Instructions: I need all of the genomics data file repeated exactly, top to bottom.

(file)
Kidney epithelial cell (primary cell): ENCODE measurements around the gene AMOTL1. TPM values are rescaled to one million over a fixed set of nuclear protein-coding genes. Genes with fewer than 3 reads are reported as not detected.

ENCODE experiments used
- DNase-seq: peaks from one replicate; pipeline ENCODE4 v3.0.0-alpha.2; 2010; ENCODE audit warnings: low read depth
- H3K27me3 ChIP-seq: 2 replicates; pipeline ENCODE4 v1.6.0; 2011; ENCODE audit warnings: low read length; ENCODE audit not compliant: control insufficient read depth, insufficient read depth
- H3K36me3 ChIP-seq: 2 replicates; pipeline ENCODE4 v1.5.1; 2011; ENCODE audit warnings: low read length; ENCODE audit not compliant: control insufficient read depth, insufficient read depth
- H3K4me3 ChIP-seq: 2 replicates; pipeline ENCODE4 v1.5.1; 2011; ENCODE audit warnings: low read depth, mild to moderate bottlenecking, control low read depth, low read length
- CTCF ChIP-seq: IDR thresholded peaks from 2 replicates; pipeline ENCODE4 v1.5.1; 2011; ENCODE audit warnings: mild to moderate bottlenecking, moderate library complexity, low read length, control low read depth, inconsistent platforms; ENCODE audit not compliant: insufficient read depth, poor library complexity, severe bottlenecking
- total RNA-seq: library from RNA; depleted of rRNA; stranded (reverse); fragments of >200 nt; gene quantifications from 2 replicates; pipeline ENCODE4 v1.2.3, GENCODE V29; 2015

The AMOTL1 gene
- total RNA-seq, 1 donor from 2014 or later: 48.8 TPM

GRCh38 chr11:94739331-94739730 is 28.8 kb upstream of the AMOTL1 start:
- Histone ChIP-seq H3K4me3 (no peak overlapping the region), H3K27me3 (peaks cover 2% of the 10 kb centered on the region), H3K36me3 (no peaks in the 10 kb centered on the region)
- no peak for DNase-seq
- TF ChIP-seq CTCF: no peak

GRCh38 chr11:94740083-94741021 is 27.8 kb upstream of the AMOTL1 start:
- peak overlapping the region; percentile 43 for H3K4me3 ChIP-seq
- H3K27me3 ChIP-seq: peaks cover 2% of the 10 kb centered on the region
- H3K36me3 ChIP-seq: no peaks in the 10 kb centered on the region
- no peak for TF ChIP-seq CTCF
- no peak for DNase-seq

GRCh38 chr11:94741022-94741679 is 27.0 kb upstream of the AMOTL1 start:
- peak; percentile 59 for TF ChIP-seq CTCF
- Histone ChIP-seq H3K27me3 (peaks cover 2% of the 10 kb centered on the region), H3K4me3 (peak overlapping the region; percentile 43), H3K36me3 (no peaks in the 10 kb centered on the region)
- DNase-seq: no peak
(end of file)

Kidney epithelial cell (primary cell): ENCODE measurements around the gene AMOTL1. TPM values are rescaled to one million over a fixed set of nuclear protein-coding genes. Genes with fewer than 3 reads are reported as not detected.

ENCODE experiments used
- DNase-seq: peaks from one replicate; pipeline ENCODE4 v3.0.0-alpha.2; 2010; ENCODE audit warnings: low read depth
- H3K27me3 ChIP-seq: 2 replicates; pipeline ENCODE4 v1.6.0; 2011; ENCODE audit warnings: low read length; ENCODE audit not compliant: control insufficient read depth, insufficient read depth
- H3K36me3 ChIP-seq: 2 replicates; pipeline ENCODE4 v1.5.1; 2011; ENCODE audit warnings: low read length; ENCODE audit not compliant: control insufficient read depth, insufficient read depth
- H3K4me3 ChIP-seq: 2 replicates; pipeline ENCODE4 v1.5.1; 2011; ENCODE audit warnings: low read depth, mild to moderate bottlenecking, control low read depth, low read length
- CTCF ChIP-seq: IDR thresholded peaks from 2 replicates; pipeline ENCODE4 v1.5.1; 2011; ENCODE audit warnings: mild to moderate bottlenecking, moderate library complexity, low read length, control low read depth, inconsistent platforms; ENCODE audit not compliant: insufficient read depth, poor library complexity, severe bottlenecking
- total RNA-seq: library from RNA; depleted of rRNA; stranded (reverse); fragments of >200 nt; gene quantifications from 2 replicates; pipeline ENCODE4 v1.2.3, GENCODE V29; 2015

The AMOTL1 gene
- total RNA-seq, 1 donor from 2014 or later: 48.8 TPM

GRCh38 chr11:94739331-94739730 is 28.8 kb upstream of the AMOTL1 start:
- Histone ChIP-seq H3K4me3 (no peak overlapping the region), H3K27me3 (peaks cover 2% of the 10 kb centered on the region), H3K36me3 (no peaks in the 10 kb centered on the region)
- no peak for DNase-seq
- TF ChIP-seq CTCF: no peak

GRCh38 chr11:94740083-94741021 is 27.8 kb upstream of the AMOTL1 start:
- peak overlapping the region; percentile 43 for H3K4me3 ChIP-seq
- H3K27me3 ChIP-seq: peaks cover 2% of the 10 kb centered on the region
- H3K36me3 ChIP-seq: no peaks in the 10 kb centered on the region
- no peak for TF ChIP-seq CTCF
- no peak for DNase-seq

GRCh38 chr11:94741022-94741679 is 27.0 kb upstream of the AMOTL1 start:
- peak; percentile 59 for TF ChIP-seq CTCF
- Histone ChIP-seq H3K27me3 (peaks cover 2% of the 10 kb centered on the region), H3K4me3 (peak overlapping the region; percentile 43), H3K36me3 (no peaks in the 10 kb centered on the region)
- DNase-seq: no peak